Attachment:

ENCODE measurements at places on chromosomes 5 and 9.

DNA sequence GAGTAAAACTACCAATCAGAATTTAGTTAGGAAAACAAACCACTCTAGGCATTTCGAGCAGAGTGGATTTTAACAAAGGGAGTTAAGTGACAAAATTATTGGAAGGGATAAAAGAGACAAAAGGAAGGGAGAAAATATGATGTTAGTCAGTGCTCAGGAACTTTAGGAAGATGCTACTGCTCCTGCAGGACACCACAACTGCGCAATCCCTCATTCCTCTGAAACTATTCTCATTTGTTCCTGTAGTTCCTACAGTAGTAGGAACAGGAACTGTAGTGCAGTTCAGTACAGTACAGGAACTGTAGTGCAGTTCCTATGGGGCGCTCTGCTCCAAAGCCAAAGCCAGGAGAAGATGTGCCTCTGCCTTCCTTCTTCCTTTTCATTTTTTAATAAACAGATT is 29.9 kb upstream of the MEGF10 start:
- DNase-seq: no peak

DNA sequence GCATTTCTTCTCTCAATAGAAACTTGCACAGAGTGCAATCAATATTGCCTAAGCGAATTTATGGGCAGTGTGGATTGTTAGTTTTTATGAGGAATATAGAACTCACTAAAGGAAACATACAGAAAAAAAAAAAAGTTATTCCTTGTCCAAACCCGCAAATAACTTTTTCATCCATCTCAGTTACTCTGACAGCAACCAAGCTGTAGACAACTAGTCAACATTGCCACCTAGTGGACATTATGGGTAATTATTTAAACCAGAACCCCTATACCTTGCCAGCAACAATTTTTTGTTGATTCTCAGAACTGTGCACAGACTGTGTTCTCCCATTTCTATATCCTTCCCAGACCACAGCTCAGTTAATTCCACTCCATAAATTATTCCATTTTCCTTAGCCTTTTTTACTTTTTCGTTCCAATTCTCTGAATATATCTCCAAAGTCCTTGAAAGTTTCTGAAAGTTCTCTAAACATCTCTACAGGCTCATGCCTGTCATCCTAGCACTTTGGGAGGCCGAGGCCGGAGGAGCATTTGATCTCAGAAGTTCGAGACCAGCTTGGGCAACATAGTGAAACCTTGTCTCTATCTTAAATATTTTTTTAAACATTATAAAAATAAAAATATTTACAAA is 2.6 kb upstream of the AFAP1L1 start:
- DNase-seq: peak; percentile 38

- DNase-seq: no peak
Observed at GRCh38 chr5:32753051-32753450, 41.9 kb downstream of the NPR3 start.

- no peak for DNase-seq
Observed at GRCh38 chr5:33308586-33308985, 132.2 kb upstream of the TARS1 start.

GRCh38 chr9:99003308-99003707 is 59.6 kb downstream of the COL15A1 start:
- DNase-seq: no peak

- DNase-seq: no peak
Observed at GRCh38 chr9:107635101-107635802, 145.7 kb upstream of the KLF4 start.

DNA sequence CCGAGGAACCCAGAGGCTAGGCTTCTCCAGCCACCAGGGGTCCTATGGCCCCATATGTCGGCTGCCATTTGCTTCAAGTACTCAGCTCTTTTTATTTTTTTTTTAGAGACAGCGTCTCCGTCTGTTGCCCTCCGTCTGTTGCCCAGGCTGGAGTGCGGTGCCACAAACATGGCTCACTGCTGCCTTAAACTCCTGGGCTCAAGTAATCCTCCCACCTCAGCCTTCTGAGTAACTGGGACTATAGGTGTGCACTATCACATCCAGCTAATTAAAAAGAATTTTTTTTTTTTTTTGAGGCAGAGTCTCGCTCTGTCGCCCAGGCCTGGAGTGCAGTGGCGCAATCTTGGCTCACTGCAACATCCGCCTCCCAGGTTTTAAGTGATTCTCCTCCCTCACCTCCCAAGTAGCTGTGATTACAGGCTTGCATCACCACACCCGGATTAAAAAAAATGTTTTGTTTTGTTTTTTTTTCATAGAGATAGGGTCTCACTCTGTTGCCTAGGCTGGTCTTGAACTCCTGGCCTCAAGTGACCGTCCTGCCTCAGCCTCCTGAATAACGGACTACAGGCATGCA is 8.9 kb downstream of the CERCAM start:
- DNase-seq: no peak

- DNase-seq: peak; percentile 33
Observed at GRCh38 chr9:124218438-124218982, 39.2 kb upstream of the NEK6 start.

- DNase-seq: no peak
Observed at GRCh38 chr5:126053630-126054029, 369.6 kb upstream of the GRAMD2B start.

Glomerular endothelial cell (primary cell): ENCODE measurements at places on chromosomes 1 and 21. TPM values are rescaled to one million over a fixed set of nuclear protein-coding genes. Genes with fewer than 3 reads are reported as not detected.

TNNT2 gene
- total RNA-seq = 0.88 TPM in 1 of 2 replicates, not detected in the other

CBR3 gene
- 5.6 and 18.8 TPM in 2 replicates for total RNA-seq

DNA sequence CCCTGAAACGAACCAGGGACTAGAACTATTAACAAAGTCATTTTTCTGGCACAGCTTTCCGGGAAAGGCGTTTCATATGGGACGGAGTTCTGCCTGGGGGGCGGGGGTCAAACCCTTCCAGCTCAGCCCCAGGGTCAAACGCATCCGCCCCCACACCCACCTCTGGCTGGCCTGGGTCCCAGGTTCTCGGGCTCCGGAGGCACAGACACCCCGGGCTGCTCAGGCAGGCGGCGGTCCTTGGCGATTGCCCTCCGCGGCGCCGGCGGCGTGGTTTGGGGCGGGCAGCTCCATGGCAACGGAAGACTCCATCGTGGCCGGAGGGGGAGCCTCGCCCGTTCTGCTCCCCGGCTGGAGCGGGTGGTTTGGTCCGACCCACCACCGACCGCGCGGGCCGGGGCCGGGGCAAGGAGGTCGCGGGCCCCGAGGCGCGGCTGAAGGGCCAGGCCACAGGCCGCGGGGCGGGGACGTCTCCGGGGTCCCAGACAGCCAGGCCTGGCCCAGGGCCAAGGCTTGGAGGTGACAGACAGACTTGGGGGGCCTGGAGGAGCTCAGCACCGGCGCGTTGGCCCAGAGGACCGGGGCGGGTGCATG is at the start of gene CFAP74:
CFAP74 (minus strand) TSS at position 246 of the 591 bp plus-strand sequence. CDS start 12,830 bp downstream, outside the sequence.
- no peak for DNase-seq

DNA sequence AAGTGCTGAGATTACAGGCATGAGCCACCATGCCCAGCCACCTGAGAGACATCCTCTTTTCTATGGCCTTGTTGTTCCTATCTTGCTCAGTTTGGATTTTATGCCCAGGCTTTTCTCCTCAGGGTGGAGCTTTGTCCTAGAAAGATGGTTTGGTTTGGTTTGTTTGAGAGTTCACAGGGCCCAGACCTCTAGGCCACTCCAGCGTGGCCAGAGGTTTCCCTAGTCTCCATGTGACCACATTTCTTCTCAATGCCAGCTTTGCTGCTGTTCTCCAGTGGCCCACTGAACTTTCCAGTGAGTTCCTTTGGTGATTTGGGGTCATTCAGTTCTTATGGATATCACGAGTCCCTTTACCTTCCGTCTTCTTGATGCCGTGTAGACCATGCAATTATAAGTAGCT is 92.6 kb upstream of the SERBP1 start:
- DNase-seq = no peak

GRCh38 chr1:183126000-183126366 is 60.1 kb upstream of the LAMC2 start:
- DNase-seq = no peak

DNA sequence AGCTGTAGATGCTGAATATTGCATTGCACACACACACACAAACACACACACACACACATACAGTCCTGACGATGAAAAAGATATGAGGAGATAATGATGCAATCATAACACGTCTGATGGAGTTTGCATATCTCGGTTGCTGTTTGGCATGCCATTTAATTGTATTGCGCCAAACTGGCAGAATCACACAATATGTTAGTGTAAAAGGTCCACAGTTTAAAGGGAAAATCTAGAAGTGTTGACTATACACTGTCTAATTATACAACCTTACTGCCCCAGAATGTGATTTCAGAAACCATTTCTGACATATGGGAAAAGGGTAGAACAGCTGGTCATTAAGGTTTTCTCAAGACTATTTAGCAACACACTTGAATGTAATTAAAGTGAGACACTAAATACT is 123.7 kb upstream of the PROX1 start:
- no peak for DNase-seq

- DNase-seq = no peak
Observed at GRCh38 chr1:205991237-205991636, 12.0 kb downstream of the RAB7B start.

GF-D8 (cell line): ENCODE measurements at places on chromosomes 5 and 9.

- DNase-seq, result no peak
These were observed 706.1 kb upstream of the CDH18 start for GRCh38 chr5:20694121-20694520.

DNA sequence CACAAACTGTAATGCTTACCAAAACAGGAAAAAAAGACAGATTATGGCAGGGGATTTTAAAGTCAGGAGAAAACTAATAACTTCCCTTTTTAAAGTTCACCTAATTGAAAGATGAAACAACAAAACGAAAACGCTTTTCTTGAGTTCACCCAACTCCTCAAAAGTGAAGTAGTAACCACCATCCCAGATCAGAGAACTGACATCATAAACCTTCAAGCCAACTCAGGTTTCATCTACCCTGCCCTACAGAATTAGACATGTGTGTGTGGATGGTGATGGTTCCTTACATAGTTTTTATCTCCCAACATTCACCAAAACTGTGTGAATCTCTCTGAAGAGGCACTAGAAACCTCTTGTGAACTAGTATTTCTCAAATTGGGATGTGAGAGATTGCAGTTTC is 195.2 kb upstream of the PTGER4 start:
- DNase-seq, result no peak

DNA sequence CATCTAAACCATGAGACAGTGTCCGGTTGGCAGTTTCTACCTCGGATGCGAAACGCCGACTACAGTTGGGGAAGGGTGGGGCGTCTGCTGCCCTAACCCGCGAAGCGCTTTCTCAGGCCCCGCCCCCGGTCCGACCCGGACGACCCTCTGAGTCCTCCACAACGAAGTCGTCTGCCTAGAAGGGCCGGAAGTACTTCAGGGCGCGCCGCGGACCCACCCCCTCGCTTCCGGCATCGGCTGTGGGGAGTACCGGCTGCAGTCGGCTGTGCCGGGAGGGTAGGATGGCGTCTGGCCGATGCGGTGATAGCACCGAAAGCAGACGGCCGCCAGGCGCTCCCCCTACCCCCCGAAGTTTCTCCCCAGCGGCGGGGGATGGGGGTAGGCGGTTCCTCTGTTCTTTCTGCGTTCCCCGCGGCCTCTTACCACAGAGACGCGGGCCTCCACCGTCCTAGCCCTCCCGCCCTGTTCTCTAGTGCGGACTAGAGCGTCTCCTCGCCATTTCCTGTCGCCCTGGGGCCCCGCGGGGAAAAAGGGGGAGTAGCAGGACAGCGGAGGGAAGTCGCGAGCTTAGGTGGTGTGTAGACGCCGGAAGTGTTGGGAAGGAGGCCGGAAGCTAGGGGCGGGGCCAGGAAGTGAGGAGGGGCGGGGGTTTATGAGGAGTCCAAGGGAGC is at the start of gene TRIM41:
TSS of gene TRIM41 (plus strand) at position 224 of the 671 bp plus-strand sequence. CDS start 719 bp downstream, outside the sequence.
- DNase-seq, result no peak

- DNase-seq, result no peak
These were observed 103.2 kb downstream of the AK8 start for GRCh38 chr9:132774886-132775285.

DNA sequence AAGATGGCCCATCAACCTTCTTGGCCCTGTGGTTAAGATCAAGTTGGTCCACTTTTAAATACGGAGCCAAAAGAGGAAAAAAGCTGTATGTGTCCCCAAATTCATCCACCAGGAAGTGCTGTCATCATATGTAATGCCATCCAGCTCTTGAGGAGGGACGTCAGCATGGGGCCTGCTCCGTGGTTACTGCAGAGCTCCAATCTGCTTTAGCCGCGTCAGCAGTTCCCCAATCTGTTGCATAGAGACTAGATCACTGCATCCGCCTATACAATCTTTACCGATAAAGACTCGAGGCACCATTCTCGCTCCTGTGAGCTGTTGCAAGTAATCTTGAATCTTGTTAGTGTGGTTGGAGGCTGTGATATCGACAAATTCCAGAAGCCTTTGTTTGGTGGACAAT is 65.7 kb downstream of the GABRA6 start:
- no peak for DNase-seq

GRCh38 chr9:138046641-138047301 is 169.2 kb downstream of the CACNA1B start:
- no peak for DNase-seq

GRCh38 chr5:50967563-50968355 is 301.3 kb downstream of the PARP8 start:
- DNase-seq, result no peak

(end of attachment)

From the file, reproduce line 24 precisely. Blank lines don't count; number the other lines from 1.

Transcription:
- 5.6 and 18.8 TPM in 2 replicates for total RNA-seq